Gear

8 Ways to Transform Your Travel Photography

If you’re planning a trip or vacation, this is a fantastic opportunity to bag some fresh and exciting photographs for your portfolio or for pride of place on your wall. But travel photography can be challenging, it mixes a range of disciplines including landscape, portraiture, street, low light, architectural and much more. And the key to creating compelling travel shots – and not just generic holiday snaps – is the ability of the image to tell the story of the place. It takes a little bit of research, consideration, planning and patience to come back with the best type of holiday souvenirs: beautiful images that you have created and will treasure for years to come. So with that in mind, we’ve put together 8 essential tips that will help you transform your travel photography and make your trip a resounding success.

ks6l1gx3tucvzrxci2ps.jpg

Travel photography blends a mix of disciplines and is incredibly rewarding

1) Travel light

One of the key considerations with travel photography is the kit you take, and striking a balance between bringing what you need and not weighing yourself down unnecessarily. If you’re taking a flight your camera gear will likely be limited to carry on luggage, and for most airlines the bag size is set to around 55x40x20cm. This doesn’t mean you need to cram every lens and filter you own into your camera bag, but instead packing the bare essentials is recommended. After all, you’re going to be carrying it during your stay – often all day long – so think about what you will be comfortable with.

If you decide to only bring one lens, consider a versatile travel zoom such as an 18-300mm or similar. This type of lens is wide enough for landscapes and with a long zoom for candid portraits and wildlife shots, and typically weigh around half a kilo. If you do have room for a second lens in your kit bag, then a ‘nifty fifty’ is a worthy contender. A 50mm prime lens is incredibly compact, weighs under 200g and will allow you to shoot with wider apertures for smoother bokeh or faster shutter speeds in low light.

lqixju6zzov0viatwbb4.jpg

A travel zoom lens offers a focal range of around 18-300mm

Another item to consider is a travel tripod. They’re lighter and more compact than a regular set of sticks, and will help you keep your camera steady when shooting with slower shutter speeds for low light masterpieces. Remember you’ll also need enough batteries and memory cards to last your trip.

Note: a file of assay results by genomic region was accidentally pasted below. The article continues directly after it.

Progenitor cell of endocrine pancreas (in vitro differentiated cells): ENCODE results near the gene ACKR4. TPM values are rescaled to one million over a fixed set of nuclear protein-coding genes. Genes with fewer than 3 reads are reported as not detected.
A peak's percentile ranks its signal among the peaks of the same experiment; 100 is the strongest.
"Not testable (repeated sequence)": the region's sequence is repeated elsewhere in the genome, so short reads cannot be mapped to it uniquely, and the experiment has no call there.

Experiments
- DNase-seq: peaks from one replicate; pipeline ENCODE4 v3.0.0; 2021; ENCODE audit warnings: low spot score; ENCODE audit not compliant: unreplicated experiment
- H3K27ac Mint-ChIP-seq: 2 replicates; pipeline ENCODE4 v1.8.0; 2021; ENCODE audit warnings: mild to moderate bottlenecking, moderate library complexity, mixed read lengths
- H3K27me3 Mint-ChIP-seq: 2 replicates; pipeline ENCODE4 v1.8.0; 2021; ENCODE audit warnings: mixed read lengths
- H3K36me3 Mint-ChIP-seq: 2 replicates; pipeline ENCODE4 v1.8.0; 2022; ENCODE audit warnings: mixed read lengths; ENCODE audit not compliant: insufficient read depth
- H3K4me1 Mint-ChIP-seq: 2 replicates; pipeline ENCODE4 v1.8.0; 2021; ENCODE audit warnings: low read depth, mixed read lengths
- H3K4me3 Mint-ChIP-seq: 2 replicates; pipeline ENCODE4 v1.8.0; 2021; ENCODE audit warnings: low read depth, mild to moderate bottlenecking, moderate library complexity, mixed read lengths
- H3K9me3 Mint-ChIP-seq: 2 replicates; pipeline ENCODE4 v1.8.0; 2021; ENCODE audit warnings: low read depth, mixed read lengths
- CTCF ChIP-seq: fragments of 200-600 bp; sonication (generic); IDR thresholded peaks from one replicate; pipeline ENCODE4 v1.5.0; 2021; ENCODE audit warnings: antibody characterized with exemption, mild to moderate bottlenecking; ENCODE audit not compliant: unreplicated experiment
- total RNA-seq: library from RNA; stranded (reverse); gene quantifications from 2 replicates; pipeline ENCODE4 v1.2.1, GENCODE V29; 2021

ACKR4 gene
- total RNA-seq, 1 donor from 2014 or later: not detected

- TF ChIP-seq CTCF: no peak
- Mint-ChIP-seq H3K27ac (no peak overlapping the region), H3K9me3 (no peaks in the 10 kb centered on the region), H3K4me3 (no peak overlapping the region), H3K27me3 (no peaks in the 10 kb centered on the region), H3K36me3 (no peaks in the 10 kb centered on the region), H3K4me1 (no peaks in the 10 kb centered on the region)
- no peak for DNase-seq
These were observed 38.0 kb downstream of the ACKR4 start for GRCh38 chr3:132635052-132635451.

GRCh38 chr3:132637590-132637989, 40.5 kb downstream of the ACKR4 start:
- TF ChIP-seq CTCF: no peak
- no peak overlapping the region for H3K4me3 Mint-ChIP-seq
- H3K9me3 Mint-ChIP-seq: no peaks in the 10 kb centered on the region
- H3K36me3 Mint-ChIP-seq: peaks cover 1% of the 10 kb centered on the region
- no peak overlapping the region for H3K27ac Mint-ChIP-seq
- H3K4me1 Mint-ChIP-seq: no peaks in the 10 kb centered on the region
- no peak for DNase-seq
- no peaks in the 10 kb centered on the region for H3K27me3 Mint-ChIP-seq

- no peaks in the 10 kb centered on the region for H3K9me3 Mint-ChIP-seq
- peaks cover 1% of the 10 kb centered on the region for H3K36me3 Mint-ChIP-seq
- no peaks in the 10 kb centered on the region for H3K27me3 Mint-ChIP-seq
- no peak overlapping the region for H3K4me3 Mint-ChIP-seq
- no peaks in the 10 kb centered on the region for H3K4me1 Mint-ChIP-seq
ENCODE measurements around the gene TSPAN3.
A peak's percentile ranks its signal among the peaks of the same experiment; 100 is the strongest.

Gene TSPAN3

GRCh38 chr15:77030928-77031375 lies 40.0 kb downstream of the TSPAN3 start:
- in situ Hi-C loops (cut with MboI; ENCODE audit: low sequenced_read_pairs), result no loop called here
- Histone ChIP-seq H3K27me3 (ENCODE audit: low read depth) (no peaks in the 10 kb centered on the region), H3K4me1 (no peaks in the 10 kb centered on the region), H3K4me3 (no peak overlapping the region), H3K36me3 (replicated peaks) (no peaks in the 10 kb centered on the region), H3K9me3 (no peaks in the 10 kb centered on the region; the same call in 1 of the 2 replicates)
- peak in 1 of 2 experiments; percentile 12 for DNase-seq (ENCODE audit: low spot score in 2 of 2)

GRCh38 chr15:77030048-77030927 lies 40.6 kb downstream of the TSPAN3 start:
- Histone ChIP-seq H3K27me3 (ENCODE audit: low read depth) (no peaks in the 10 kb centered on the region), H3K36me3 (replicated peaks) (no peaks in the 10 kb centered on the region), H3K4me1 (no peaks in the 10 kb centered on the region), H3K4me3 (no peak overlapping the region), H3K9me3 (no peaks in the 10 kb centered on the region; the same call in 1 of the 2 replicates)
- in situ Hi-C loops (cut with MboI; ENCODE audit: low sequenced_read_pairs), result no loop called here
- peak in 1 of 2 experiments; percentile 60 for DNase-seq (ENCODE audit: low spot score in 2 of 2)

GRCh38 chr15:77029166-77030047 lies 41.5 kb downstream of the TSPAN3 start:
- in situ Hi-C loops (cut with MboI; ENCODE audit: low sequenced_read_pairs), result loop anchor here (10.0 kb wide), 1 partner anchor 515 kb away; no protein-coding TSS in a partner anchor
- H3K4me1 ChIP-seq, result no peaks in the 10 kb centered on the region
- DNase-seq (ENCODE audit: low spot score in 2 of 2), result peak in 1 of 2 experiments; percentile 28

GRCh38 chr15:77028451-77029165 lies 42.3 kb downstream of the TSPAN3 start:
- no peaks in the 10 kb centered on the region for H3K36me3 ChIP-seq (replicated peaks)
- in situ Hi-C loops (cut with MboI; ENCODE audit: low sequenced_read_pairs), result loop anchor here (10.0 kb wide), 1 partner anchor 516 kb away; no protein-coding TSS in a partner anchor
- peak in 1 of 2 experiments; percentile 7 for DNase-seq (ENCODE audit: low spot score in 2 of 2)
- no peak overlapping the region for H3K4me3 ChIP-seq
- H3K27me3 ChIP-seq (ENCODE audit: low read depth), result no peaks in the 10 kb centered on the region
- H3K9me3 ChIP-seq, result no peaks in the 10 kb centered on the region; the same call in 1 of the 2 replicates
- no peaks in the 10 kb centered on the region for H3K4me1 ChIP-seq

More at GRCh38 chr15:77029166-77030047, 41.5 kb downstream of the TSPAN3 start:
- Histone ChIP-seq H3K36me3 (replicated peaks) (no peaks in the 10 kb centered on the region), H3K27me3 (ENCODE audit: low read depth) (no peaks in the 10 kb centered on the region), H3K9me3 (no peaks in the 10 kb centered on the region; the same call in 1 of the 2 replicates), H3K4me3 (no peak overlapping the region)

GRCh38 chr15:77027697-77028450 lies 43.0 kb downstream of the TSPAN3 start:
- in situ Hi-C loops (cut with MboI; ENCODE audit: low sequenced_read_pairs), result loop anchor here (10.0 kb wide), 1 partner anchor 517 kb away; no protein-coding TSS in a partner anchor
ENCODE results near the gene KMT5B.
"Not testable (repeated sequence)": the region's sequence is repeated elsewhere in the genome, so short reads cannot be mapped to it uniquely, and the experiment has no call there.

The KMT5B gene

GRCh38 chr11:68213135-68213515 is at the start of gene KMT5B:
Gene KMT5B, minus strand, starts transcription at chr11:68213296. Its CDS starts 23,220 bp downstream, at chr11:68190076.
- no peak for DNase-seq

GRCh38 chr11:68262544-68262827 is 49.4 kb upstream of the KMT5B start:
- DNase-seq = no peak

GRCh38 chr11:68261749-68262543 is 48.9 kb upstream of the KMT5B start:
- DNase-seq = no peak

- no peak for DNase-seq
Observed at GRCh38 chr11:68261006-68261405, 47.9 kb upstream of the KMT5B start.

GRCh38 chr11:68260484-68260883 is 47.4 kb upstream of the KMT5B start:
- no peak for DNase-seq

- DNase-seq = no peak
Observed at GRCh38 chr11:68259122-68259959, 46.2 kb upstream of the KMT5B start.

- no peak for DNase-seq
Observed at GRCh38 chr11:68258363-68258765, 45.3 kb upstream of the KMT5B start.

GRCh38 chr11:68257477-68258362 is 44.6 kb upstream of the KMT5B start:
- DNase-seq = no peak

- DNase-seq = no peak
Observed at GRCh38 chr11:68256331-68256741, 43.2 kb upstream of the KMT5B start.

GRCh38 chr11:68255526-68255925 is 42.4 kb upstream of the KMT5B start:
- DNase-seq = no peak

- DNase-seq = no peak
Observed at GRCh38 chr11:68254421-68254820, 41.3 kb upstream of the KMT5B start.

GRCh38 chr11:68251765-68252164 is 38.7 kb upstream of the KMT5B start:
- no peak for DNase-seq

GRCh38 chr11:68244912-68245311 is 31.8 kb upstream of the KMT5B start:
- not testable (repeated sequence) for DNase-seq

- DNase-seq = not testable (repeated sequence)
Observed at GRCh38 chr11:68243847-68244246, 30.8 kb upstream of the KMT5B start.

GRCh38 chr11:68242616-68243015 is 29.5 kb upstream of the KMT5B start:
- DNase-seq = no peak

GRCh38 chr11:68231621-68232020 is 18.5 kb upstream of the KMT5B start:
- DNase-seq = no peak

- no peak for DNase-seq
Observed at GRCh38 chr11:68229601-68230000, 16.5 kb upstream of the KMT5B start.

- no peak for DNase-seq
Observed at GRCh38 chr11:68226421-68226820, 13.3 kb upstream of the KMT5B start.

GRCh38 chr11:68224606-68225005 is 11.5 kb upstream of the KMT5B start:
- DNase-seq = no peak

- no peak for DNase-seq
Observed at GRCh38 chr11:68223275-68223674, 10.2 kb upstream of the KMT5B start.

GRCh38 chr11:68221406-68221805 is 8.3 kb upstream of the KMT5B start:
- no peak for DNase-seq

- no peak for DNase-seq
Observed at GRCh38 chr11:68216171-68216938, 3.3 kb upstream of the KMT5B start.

2) Get up early, and stay out late

qqt1ob1gyhmfrjxfzn0b.jpg

The light at the beginning and end of the day creates warm colours and good contrast

Some of the best shooting conditions are found at the beginning and end of the daylight hours, when the sun is very low in the sky. This time is known as the Golden Hour, and the warm light casts longer shadows and creates more depth and interest to scenes. If you can get up early, it’s often best to shoot the morning Golden Hour, as you can avoid the crowds allowing you to take up the best photo opportunity spots and also have your pictures freer from distractions.

If you hang around just after sunset for the Blue Hour, there’s still a little light in the sky to show some cloud detail, but the lights of the city will be twinkling to create an interesting interplay between the ambient and the electronic.

oxrvihl7frahih5aqvit.jpg

During the Blue Hour you can capture the glow of lights and capture ethereal sky detail

3) Research your location

Before you arrive in your location, do as much research as you can into the photo opportunities there. A simple Google Image search will bring up a range of shots from travel companies, bloggers, tourist information sites and from locals themselves. Have a look at what works well, what you’d like to attempt and think about how you can add your own spin to the shot to make it your own.

Recently I was on a short trip to Porto, and wanted to find a way to capture both the impressive Ponte Luis bridge and the medieval old town in a single shot. The sun was setting and so I didn’t have long, and a quick internet search showed there was a location that gave this viewpoint. I quickly made it up there just in time to capture the end of the Golden Hour and the beginning of the Blue Hour, and I came home with a great souvenir of the holiday.

ccnprkxn0ymtevvrug2u.jpg

A quick Google search will reveal the best views of particular locations

btl1ny7gq9oo41lxzzpq.jpg

A view of Porto on the cusp between the Golden and Blue hours